Rob Byers: Climate change on the hilltop
CHARLESTON, W.Va. -- There's a tall pine tree near my driveway that needs to come down.
Its death seemed sudden for a mature tree. Only about a year ago, I noticed the first brown needles, 60 feet up, at the tip of its crown. Today, all of its needles are gone, and strips of bark litter the ground.
I can't say I'm surprised it's gone. In the 10 years that I've lived on my latest little plot of Almost Heaven, I've stayed busy sawing down each year's crop of spindly skeletons.
My neighbor often helps me, and as we work we commiserate about the die-off on his several acres and my adjoining three.
You could say that I'm in touch with nature. My critics will, of course, say tree hugger. But, as with the land where I was raised, I feel like I know every tree and shrub in the woods that surround my house -- and I know that they are not well.
To me, my hilltop is a microcosm. It's my up-close-and-personal view of our changing climate.
The trees are dying for several reasons. They are, as always, under siege by disease and pollution, but more recently they are victims of an ugly cocktail of stressors.
New insects have moved in, welcomed by the warming winters. Invasive vines, emboldened by the new climate, move farther and farther up the mountains, strangling young trees in their path.
The periods of drought we've suffered over the past several years have forced plants and trees to shift resources to survive. Eventually, they succumb to diseases they can no longer fight.
The missing trees leave plenty of room for the invasive species that take their places, and the fallen timber turns the forest floor into a tinderbox.
A few years ago, after spending the Easter weekend with relatives, my family and I returned to find the forest behind our house a blackened wasteland as far as the eye could see, full of smoldering stumps, wisps of smoke and empty turtle shells.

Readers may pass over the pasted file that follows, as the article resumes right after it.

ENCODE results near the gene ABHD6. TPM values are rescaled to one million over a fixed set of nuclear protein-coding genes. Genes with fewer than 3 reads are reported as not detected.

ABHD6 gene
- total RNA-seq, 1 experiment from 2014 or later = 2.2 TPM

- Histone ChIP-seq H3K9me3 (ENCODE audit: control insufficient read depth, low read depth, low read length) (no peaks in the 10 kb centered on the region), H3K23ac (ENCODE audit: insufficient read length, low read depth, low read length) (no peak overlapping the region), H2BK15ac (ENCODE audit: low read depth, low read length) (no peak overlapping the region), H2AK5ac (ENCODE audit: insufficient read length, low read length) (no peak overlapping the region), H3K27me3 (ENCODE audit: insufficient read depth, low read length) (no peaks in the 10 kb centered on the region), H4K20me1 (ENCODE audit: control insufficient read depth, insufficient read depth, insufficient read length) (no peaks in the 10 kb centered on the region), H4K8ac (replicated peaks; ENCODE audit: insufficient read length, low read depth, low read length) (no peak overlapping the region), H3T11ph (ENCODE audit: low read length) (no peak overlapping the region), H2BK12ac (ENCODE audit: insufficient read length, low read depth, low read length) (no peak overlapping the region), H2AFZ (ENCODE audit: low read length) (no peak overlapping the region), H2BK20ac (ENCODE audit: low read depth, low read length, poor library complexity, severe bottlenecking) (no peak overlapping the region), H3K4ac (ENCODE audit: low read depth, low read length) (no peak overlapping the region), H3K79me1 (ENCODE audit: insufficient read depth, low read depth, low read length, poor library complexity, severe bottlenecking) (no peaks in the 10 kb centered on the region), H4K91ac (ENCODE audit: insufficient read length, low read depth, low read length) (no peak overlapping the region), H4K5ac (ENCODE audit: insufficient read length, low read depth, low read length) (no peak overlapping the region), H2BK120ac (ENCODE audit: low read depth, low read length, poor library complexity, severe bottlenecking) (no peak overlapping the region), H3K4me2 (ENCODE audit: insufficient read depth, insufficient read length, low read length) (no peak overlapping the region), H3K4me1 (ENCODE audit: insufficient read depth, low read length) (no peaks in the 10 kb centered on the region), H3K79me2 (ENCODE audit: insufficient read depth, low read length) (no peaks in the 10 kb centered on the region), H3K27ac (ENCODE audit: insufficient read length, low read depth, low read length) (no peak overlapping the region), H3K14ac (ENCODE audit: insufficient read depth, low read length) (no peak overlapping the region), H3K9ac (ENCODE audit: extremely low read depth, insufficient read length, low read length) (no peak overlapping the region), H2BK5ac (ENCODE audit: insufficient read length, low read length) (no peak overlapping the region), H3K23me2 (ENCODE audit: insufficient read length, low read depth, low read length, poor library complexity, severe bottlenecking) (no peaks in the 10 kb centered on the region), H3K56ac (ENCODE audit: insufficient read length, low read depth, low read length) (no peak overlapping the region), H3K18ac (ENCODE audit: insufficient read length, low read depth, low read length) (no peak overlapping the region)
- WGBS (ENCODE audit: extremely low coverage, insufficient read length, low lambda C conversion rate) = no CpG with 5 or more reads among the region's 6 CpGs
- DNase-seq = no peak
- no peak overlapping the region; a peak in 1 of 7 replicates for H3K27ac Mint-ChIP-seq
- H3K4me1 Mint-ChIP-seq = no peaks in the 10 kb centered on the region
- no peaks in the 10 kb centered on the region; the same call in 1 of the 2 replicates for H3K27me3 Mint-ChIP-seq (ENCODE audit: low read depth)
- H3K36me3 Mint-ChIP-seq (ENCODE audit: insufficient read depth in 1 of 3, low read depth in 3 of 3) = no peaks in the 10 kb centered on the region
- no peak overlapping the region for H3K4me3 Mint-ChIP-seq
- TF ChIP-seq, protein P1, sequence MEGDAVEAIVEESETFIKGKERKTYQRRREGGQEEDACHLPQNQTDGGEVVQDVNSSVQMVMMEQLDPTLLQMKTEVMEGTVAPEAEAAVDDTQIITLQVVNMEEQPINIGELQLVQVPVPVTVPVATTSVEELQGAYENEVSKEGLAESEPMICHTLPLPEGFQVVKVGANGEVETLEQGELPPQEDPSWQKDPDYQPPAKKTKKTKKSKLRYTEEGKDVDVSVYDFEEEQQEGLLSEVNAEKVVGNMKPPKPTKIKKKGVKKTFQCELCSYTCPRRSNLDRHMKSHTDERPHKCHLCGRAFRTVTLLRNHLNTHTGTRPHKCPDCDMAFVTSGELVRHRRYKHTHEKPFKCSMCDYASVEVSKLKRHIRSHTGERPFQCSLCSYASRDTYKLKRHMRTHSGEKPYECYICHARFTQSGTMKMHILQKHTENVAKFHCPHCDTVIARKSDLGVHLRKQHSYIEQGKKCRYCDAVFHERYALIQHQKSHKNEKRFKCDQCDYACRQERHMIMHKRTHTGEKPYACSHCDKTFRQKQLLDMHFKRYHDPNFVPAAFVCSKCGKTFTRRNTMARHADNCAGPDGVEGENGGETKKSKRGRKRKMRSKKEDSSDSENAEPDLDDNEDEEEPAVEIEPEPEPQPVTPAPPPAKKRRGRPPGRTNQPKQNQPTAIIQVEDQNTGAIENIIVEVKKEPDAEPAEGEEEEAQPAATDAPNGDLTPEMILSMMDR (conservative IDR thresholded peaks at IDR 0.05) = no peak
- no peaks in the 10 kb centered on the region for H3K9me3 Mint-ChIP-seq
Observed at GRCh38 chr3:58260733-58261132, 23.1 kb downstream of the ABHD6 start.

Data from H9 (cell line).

Then, of course, there are the tree-felling storms fueled by the warming atmosphere -- the ones where I hear myself saying, "In all of my 40-some years, I have never seen ..." You can fill in the blank: hailstones that huge; winds that strong; hurricanes that ferocious.
My children are young. What does it say that they've already seen some of the worst weather that I've ever witnessed?
When they are my age, will they, too, be describing hail and winds and droughts like none they have ever seen? If so, can we in this day and age even imagine what kind of hell storms like that will unleash?
I worry about their generations, about what they will have to endure because of what we have or haven't done.
I have little patience for climate change deniers, for the people who use every cold day as an excuse to stick their heads in the sand.
Often, their motives are so obviously financial that I wonder if, deep down inside, they truly believe the words coming out of their mouths. I wonder if they have children or grandchildren -- and if they do, if they simply don't give much thought to the lives of those kids down the road.
For every wishy-washy politician in industry's back pocket, for every right-wing editorial writer or blogger who feels it is their duty to smirk their way through another denial piece, for every armchair climate scientist, we are one day of idleness deeper into this problem.
I suppose I'm writing this column so that maybe one day, decades from now, my kids or grandkids -- dealing with more vicious storms, deadlier droughts and more people fleeing the coasts -- will find these dusty words and realize that I was trying to be a part of the long-term solution rather than a devotee of the here and now.
The reality of climate change is all around us. If you listen, you can hear it through the trees.
Byers is the Gazette's executive editor.